When desert tortoises are rare: Testing a new protocol for assessing status
We developed and tested a new protocol for sampling populations of the desert tortoise, Gopherus agassizii, a state- and federally listed species, in areas where population densities are very low, historical data are sparse, and anthropogenic uses may threaten the well-being of tortoise populations and habitat. We conducted a 3-year (2002–2004) survey in Jawbone-Butterbredt Area of Critical Environmental Concern and Red Rock Canyon State Park in the western Mojave Desert of California where the status was previously unknown. We stratified the study area and used 751, 1-ha plots to evaluate 187.7 km2 of habitat, a 4% sample. Tortoise sign was found on 31 of the 751 plots (4.1%) in two limited areas: ~14 km2 on the Kiavah Apron and ~40 km2 in the Red Rock Canyon watershed.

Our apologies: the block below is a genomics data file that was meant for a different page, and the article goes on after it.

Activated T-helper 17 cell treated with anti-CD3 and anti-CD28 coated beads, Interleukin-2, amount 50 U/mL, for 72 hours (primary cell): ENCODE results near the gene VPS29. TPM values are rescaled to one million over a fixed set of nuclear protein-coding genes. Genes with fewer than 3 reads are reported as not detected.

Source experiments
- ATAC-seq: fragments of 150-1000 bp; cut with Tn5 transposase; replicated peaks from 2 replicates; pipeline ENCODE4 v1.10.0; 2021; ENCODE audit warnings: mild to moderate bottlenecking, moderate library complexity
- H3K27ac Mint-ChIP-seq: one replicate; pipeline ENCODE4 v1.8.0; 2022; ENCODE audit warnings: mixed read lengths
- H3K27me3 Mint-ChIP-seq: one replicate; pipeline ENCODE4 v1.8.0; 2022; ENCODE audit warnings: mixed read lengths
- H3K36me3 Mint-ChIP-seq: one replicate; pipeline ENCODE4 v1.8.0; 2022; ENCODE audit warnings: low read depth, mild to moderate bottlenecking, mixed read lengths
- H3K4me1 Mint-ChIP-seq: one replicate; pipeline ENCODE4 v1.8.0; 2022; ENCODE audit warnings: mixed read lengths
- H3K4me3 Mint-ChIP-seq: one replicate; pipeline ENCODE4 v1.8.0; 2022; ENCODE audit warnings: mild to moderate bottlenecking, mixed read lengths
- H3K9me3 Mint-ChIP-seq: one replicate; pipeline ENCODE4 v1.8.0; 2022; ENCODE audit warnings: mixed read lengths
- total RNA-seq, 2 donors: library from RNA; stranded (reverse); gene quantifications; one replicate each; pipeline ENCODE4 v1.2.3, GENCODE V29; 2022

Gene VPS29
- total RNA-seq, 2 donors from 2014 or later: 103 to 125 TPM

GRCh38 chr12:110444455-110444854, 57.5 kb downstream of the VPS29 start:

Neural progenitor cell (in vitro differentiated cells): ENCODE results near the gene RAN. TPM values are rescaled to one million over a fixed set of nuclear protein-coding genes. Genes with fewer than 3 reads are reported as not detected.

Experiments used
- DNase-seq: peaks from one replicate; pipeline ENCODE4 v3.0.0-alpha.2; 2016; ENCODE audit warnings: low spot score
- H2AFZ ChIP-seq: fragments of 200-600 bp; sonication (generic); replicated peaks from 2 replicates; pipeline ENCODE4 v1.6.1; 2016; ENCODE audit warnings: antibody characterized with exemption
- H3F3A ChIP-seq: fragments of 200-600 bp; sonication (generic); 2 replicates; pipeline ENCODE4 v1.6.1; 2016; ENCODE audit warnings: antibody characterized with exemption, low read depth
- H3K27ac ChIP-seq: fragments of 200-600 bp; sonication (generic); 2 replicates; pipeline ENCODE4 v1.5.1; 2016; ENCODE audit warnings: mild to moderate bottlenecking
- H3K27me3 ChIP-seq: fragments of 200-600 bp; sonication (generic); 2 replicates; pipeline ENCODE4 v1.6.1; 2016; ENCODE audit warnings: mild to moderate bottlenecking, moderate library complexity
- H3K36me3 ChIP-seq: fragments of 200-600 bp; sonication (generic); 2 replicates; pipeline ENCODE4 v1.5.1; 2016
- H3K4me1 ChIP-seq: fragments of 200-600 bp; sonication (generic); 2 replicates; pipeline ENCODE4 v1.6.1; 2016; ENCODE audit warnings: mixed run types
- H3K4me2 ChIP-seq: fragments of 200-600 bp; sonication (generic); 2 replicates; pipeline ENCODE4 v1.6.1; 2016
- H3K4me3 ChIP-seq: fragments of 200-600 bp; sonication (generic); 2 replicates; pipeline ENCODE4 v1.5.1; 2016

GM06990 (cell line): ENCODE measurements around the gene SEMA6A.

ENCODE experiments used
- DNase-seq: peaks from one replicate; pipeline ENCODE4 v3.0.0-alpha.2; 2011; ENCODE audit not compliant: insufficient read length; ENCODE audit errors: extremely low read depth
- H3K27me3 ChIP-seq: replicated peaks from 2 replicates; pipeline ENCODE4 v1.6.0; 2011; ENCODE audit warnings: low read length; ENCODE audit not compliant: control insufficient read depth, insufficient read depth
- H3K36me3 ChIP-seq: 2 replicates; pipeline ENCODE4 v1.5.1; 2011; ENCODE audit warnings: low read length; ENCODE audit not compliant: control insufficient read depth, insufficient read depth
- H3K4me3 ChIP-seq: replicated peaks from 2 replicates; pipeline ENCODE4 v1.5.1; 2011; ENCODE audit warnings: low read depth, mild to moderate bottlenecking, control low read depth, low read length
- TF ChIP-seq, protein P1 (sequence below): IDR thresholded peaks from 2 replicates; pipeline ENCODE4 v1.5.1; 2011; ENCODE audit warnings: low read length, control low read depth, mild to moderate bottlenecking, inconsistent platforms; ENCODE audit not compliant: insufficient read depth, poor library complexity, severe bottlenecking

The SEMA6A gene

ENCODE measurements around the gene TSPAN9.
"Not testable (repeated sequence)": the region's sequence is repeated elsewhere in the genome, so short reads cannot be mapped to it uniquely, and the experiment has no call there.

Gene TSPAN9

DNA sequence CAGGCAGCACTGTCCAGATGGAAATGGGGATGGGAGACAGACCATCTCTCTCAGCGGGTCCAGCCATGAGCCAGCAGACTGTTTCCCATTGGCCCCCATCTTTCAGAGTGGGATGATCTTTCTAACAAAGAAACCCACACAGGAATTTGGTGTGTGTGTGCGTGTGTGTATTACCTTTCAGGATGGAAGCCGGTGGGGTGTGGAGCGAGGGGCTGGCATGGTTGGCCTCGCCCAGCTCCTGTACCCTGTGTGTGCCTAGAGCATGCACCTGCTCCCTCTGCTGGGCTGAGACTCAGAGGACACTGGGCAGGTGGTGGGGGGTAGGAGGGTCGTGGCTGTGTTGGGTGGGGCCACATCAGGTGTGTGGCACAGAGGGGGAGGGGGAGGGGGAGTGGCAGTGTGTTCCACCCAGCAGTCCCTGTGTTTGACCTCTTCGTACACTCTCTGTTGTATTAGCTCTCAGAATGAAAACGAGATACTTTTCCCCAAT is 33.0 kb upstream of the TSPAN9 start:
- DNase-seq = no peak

Additional publication details
|Publication Subtype||Journal Article|
|Title||When desert tortoises are rare: Testing a new protocol for assessing status|
|Series title||California Fish and Game|
|Contributing office(s)||Western Ecological Research Center|